Though I think even banning a cross necklace is too restrictive on an individual’s personal freedoms, I would remove my pendant, a mere accessory, with no issue if I really had to, but my hijab? I’d sooner die. Since the hijab is part of a Muslim woman’s modesty, asking her to take it off is not unlike asking a woman to disrobe; in fact, it is exactly that. While the hijab is indeed a visible indicator of a woman’s Islam, classifying it as a religious symbol is as reductive as referring to a five-star meal as edible. The hijab is the essence of many Muslim women’s approach to life, and to not allow them to wear one at work is to put them out of a job.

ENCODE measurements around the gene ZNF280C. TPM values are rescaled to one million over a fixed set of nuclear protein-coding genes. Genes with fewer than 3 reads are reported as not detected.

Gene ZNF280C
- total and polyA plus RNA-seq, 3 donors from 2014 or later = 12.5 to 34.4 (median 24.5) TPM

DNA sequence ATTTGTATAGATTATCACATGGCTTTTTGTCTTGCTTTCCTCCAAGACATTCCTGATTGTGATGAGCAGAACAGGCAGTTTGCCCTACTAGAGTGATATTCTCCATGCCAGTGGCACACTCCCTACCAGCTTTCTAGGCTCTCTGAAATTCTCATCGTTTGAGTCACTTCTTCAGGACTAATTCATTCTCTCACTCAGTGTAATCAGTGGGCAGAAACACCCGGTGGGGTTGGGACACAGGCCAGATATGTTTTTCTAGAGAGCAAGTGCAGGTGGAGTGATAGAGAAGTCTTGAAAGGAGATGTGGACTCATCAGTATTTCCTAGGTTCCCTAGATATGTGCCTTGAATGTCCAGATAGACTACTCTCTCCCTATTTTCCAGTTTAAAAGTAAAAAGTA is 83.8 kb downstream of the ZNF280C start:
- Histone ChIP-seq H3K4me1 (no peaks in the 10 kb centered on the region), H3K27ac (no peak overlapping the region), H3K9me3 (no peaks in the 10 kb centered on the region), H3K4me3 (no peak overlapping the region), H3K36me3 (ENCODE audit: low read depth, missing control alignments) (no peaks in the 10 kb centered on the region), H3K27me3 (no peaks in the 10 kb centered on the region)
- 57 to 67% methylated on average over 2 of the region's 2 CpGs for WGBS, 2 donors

But horrifyingly enough, we have yet to discuss an even more loathsome aspect of Bill 21: the denial of public services for people wearing face coverings. Under this increasingly appalling new ruling, Muslim women wearing the niqab are no longer entitled to receive health care or use public transportation. The inability to regard women as worthy of such basic human rights unless they can be seen has a disturbing implication: they are only worth as much as their appearance. Admittedly, a covered face makes a person harder to identify, and the government justifies the niqab ban for security purposes, but I’ve witnessed niqabis at the airport lifting up their face covering for officers with no problem. The manner and extent to which they are singled out in this bill is an evident display of French Canadian officials’ distaste for the cloth. No doubt many supporters of the bill, owing to their ignorance of a widely misunderstood topic, consider the niqab to be an affront to feminism. But legislation enforcing a dress code upon a woman’s life is about as anti-feminist as a law can get, and it’s a delusional man who believes that threatening to withhold a woman’s rights and quarantining from society any woman who doesn’t dress to his approval could ever be framed as feminist.